"It's a life that began with a fateful decision: Growing up in eastern Pennsylvania, Toma decided that he wouldn't become a coal miner like his father, who had died of black lung. To help his mother and sister, Toma worked at a nearby farm. He was paid 50 cents a day. On Saturdays, he could kill two chickens and take all the vegetables he could carry. He learned how to water crops, prep and plant seeds and aerate the land, skills that would help him for generations. He was a born groundskeeper. As children, he and his friends would clear a field near his house so they could play. Toma would drag springs from old mattresses across the ground to create a smooth surface. He used white coal ash for the lines." NYT (Gift Article): All Hail the ‘God of Sod,' Groundskeeper for All 57 Super Bowls.


Blurred Speech

"Think of ChatGPT as a blurry jpeg of all the text on the Web. It retains much of the information on the Web, in the same way that a jpeg retains much of the information of a higher-resolution image, but, if you're looking for an exact sequence of bits, you won't find it; all you will ever get is an approximation. But, because the approximation is presented in the form of grammatical text, which ChatGPT excels at creating, it's usually acceptable. You're still looking at a blurry jpeg, but the blurriness occurs in a way that doesn't make the picture as a whole look less sharp. This analogy to lossy compression is not just a way to understand ChatGPT's facility at repackaging information found on the Web by using different words. It's also a way to understand the 'hallucinations,' or nonsensical answers to factual questions, to which large-language models such as ChatGPT are all too prone." Here's the article all my nerd friends are raving about today. Ted Chiang in The New Yorker: ChatGPT Is a Blurry JPEG of the Web.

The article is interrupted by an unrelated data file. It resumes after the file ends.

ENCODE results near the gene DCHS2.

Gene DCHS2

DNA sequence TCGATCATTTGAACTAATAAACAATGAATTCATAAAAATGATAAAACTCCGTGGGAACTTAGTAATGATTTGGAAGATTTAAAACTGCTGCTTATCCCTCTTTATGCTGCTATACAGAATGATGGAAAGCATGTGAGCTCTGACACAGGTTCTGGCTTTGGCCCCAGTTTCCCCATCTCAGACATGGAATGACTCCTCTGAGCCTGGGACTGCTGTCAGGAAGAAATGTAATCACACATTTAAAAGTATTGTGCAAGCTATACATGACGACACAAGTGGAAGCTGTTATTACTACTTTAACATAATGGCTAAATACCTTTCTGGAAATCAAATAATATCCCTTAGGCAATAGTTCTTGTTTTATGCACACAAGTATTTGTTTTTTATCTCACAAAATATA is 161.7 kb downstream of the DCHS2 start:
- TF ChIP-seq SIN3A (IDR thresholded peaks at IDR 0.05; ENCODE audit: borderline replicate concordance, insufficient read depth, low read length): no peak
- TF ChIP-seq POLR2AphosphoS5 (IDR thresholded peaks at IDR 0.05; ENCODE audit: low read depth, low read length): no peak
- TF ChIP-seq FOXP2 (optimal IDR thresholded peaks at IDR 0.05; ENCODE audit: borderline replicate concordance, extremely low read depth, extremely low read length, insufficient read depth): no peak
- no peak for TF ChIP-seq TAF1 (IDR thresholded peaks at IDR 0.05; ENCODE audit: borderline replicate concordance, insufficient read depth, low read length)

Crime Plays

"The club had racked up nearly a century of hard time. The manager had been a top mob consigliere; the relief pitcher, who took the field in hot pink shoes, had once been sent to kill him. But on a cloudless day last March, these hardened ex-cons met their match: the Parent-Teacher Association of Nakanodai Elementary School. The P.T.A. showed no mercy, hitting pitch after pitch out of the scruffy park in suburban Tokyo. Midway through the game, the scorekeeper stopped counting." NYT (Gift Article): What's a Japanese Mobster to Do in Retirement? Join a Softball Team.


Extra, Extra